There are different policies being followed by organizations in terms of fixed and variable pay. Most organizations follow a basis of giving fixed pay bonus, variable pay and long term pay; some companies follow very high fixed pay, no bonus and selected long term pay, whereas some organizations choose to give sharper variable pay. Most insurance companies give, especially in the sales management area, fixed pay and performance incentives. Performance incentives are linked to individual performance and not company performance. We might see a shift across a period of time, between the individual and company performance or a combination of both.
At ICICI Prudential, we always follow a policy of performance bonus and the challenge is to build a quality organization and it is upon the employees to ask themselves if they want internal competition or a team built organization. An organization might fail in spite of great work done by an employee. Therefore, for us, organizational performance comes first and then individual performance.
In terms of fixed and variable pay, for most insurance companies, the wage count is around 30-40 percent of the total operating expense; that being such a big element of total cost, there will be significant pressure on HR and the organization to derive maximum value from this. Most operating companies have not even broken even. If the wage cost goes high, that would definitely impact profitability. Organizations will have to follow a balanced strategy – fixed pay should be attractive enough to acquire talent but retention will come only as a result of the long term pay. We have moved to deferred cash and long term cash. There will be pressure on total wage cost, a movement towards balancing between fixed pay, long term pay and performance variable. The higher the level, the more long term pay will be preferred, especially for the senior management. As organizations will not be able to reduce or not give increments, people will have to maximize productivity.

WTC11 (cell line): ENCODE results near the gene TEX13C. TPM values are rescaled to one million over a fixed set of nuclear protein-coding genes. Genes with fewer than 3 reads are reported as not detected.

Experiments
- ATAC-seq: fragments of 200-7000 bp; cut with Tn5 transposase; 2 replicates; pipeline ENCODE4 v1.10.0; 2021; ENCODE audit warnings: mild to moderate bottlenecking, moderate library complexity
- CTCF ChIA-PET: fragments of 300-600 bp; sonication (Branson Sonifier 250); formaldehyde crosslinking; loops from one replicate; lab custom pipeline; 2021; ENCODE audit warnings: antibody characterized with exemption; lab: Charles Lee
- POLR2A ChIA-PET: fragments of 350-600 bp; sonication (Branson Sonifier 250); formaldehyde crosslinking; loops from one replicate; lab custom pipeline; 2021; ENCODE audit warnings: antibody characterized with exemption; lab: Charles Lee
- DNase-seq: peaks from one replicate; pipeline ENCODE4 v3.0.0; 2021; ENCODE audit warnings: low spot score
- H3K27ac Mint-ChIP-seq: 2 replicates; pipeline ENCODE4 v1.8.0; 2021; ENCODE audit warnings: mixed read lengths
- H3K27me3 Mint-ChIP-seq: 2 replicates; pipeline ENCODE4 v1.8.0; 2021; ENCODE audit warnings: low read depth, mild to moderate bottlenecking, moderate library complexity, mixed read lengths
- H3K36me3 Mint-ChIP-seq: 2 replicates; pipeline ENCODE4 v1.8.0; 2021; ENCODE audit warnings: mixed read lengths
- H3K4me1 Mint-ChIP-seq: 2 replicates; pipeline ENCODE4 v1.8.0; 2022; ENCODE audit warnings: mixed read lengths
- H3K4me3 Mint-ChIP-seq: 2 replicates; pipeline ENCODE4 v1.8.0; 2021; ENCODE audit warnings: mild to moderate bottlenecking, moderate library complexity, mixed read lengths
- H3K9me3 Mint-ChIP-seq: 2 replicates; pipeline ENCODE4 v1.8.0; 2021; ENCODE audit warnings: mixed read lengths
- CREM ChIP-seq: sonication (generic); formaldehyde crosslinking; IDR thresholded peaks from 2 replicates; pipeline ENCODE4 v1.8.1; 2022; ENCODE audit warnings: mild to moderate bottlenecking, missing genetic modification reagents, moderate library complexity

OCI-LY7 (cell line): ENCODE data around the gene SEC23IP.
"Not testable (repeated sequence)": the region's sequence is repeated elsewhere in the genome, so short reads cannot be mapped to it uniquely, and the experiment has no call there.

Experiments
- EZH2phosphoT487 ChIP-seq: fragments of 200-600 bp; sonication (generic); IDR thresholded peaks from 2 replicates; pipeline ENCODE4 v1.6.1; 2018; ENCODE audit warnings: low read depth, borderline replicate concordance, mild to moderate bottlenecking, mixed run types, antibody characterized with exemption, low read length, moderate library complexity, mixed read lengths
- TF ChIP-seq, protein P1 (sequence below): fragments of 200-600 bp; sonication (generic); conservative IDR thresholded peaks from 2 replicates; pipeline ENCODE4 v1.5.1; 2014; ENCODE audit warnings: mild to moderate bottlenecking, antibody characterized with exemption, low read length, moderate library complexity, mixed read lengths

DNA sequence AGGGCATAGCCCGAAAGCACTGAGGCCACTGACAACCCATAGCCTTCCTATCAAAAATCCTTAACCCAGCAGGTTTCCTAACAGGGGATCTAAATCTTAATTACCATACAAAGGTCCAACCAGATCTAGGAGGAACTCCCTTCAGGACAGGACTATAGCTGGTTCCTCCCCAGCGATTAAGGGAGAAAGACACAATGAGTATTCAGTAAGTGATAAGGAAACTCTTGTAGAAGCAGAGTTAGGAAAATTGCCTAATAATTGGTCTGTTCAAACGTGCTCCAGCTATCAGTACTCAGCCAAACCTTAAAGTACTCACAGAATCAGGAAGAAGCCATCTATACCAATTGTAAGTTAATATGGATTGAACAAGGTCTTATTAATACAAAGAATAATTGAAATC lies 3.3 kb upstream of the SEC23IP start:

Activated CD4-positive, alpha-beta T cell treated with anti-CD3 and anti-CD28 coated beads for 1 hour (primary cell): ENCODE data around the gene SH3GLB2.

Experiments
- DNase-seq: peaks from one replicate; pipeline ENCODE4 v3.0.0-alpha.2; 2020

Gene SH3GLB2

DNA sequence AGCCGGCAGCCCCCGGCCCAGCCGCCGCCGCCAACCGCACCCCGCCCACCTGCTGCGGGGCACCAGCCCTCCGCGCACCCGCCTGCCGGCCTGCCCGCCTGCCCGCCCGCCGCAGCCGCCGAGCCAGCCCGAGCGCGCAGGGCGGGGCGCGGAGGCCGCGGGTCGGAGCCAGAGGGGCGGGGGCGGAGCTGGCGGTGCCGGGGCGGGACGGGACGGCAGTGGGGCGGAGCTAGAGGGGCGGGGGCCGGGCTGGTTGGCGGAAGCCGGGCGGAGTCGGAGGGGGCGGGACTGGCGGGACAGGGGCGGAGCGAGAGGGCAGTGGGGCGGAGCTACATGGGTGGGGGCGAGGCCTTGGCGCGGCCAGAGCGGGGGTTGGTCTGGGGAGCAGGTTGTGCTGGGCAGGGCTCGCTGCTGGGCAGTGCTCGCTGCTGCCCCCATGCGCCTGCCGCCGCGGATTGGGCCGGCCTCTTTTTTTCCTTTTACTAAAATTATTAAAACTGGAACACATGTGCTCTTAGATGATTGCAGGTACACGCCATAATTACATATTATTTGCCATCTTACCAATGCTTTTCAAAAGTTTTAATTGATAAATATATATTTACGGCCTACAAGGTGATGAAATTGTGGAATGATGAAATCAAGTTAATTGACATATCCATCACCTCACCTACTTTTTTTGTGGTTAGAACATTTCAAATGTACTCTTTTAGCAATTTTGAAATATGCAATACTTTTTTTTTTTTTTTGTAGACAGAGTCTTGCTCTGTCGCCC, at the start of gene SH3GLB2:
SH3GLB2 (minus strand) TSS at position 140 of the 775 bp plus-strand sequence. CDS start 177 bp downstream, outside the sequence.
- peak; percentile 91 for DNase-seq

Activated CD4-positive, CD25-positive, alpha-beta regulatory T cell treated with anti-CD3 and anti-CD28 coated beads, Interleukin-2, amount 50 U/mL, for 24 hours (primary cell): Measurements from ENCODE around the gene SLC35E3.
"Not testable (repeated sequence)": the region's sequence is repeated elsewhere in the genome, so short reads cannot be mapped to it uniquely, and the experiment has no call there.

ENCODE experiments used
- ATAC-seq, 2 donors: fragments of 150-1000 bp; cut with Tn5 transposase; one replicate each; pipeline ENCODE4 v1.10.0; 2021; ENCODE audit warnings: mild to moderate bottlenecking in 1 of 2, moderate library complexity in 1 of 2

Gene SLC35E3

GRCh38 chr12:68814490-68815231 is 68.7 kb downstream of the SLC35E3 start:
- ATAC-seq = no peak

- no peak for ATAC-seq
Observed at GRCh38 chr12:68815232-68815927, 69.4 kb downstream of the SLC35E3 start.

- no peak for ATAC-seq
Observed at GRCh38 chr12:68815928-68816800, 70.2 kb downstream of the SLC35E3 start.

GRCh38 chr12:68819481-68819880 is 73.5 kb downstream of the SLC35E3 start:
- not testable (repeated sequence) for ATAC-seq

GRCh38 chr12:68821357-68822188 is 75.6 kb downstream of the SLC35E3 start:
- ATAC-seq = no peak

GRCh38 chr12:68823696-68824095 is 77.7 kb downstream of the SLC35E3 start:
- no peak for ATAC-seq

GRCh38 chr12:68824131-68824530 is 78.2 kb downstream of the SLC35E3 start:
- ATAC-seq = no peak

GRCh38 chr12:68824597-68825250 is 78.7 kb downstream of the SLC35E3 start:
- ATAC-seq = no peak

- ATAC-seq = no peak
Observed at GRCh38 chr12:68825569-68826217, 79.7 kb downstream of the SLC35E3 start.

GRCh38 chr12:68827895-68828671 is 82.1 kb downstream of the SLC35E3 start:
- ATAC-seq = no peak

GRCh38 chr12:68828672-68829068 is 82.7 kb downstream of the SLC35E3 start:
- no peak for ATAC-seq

Non-cash components are emerging components. These do not cost a lot of money, but there are benefits attached to these components. Most organizations are supporting medical benefits for employees and their families. Medical premiums are high and are rising at 20 percent year on year. That is a reason why companies are looking for innovative designs in terms of ‘co-pay’ options, where the employee pays one part and the company pays the other part. HR policies are likely to become more benefit driven and will acknowledge the relevance of flexibility like sabbaticals, continuing education, etc. Organizations will have to think about creating propositions that enable longer retention. One change we see would be in terms of more relaxed maternity norms for women employees. There is a lot of realization that one is missing a large talent pool if there is no flexibility in terms of longer maternity leaves, marriage leaves, etc.
We use two kinds of vendors to whom we have outsourced our services – payroll processing and compensation consultants.
The sample size of companies is so small that it is very difficult to do benchmarking. The Indian market still does not have the depth in terms of shared number of data points. Most multinationals worry about external equity, benchmarking, followed by affordability and then internal equity. Indian organizations tend to have less sharp differences, the proportion of rewards between top and average performance is skewed. Traditional Indian organizations do not worry about external equity usually, but multinationals do. Startups do not care about internal parity issues as well.
Performance management along with rewards and recognition has to be fair. One cannot bring in rewards without performance and talent management. The challenge is the perception of fairness. At ICICI Prudential, we make sure that managerial access and bias is minimized to the maximum extent. It is all about governance, processes and compensation and if that is not managed in a broad manner, it would become a problem.